The architect needs to stop designing the system for everybody else
For now, the architect is the only person who really understands what's going on; by allowing the architect to continue to provide designs to everybody else, this problem can only get worse. Documentation isn't going to change this - the architect will always be a bottleneck as long as they are the only one involved in the design process.
Suggest to the architect that s/he should slip back to an advisory role whereby they are no longer responsible for taking these decisions, but instead spending their time mentoring the team, answering questions, reviewing requirements, providing feedback on design proposals and making time to talk other members of the team through the codebase.
Focus on the problem of knowledge sharing, not on documentation
The team may decide that some documentation is useful for their future reference, however this should be motivated by their needs in understanding the system. Keep an open mind about the format of any technical documentation - the team may find find that it's more beneficial to maintain some kind of Wiki or Notes repository where anybody can add useful snippets of information, rather than trying to work around formal design documents.
Avoid taking a simplistic approach of assigning documentation tasks; you're more likely to end up with a large quantity of rather useless documents that nobody will ever read, until somebody digs it up one day and finds that it's heavily outdated, filled with obsolete information, and ends up being deleted.
Instead, put an emphasis on collaboration across the whole team (including the architect) for any matters involving design and architecture - no single person should be responsible for unilaterally taking such decisions, as this is how "silos" of knowledge are created in the first place. Documentation can be a by-product of this approach, wherever it feels appropriate; for example, the team may spend time in a meeting room with a Whiteboard, and may decide that the information on the whiteboard deserves being transcribed into a document (or maybe just a photo of the whiteboard will be enough.)
Open up the system design process to the whole team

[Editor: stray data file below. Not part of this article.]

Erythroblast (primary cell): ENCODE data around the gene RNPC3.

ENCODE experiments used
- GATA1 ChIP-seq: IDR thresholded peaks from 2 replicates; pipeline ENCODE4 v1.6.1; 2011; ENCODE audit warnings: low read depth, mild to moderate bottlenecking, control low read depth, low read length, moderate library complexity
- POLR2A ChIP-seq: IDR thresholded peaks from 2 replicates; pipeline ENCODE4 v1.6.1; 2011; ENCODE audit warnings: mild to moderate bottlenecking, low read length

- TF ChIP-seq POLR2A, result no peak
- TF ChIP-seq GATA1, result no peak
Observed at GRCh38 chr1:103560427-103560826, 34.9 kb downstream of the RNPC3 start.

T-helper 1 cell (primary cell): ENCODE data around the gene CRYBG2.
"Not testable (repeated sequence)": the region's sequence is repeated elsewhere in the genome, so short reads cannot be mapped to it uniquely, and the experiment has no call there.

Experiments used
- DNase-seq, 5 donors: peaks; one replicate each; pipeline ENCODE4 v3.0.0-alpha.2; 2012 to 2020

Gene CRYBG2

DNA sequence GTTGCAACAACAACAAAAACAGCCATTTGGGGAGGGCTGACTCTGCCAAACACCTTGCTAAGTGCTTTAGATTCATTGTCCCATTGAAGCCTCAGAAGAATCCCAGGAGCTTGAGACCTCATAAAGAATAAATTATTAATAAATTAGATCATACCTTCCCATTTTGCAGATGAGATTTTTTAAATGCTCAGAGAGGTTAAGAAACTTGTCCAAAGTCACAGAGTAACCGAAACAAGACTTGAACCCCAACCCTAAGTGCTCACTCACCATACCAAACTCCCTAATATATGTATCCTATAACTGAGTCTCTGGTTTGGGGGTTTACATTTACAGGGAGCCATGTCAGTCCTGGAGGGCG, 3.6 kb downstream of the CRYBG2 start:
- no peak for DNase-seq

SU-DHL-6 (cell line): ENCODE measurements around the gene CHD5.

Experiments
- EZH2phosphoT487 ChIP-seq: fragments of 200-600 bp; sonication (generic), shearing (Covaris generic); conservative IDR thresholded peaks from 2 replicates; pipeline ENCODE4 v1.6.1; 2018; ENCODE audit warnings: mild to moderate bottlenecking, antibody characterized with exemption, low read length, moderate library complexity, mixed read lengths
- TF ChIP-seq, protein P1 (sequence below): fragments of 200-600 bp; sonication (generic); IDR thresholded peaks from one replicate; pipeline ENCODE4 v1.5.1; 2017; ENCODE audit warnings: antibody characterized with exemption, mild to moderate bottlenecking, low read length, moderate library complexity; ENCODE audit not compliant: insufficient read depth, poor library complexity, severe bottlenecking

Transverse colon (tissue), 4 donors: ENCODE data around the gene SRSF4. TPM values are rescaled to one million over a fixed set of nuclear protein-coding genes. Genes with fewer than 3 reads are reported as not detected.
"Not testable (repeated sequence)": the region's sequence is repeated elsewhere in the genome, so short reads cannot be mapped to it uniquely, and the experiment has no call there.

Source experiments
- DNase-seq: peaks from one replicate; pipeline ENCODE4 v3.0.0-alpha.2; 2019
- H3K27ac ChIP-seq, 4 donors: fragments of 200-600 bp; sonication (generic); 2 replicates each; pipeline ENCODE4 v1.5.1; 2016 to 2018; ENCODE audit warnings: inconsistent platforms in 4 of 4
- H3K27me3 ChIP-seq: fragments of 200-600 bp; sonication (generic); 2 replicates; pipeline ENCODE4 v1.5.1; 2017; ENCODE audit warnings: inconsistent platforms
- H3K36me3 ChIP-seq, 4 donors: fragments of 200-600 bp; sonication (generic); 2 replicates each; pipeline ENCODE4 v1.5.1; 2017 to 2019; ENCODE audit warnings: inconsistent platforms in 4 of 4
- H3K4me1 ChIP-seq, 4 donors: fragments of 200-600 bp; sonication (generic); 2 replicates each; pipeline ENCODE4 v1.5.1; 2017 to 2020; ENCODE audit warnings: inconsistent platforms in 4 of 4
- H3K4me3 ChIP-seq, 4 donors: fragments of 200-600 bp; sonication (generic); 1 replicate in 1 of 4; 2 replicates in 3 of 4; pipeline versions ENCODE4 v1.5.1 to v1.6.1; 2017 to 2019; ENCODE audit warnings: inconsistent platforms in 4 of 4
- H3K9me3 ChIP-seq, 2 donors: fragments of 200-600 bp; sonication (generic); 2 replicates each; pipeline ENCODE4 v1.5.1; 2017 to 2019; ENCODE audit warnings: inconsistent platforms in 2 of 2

Ideally, everybody in the team should be able to have the opportunity to be involved in any discussions or decisions about design/architecture. Not everybody needs to be an expert at everything, but it works best when everybody stays in-the-loop and is encouraged to get involved or provide feedback when new requirements emerge.
When new work is assigned, choose another member of the team to be propose a design, and ask other members of the team to be involved in the review and feedback process. The more people in the team who are actively responsible for continued growth/evolution of the system, the easier it will be for everybody to work on the project.
Reset the architect's role in the team
While the architect will always have the loudest voice, their position should be about enabling the team to make the right decisions, rather than making a decision for the team. For example, the architect may step in when the team can't agree on something. The architect also needs to guard against flawed designs which might risk the stability of the system (the architect is still ultimately responsible for the integrity of the design, so they always have the power to say "no", although it's important that the team understand the reason why something is bad/wrong).
By opening up the design process to the whole team, there are more opportunities for knowledge and ideas about the design and architecture of the system to spread and 'cross-pollinate' to the rest of the team. Over time there should be fewer issues; spreading knowledge means the team and the architect should start to align, and are more likely to converge on these decisions.
This will naturally lead to everybody in the team asking a lot more questions to the architect at first; the architect will always remain a key player in the whole process, but in time the number of questions will decrease and they will cease to be a bottleneck
Some documentation is nearly always valuable
Documents filled with class diagrams, flow diagrams and other such banalities are unlikely to do anything other than burn a whole load of time for something that nobody will ever read, but projects often rely heavily on other kinds of documentation which sit at a higher level than the codebase.
- Requirements and user/stakeholder expectations - Everybody involved in a project needs to be in mutual agreement about this; it's hugely important for requirements to be captured and agreed somewhere, otherwise you can easily end up with misunderstandings between the team and the end user or stakeholders.
- Acceptance Criteria - developers need to fully understand the bar against which their solutions will be measured. Acceptance criteria should be agreed with stakeholders, so it needs to be documented so that developers have something unambiguous to refer to when testing their solution
- System architecture - it's often useful to have a high-level view which shows relationships between the top-level system components such as databases, web services, 3rd-party APIs, hardware modules, etc. It's also useful to describe the interfaces between those components, as well as describing the function of the main system modules.
- Functional Specification - This should describe of the main features of the system, and enough detail that somebody unfamiliar with the system can understand what those features are for and how to use them. Also consider information such as how to deploy and configure the system, how to start troubleshooting user problems, where to find diagnostic logs, how to backup the system, etc.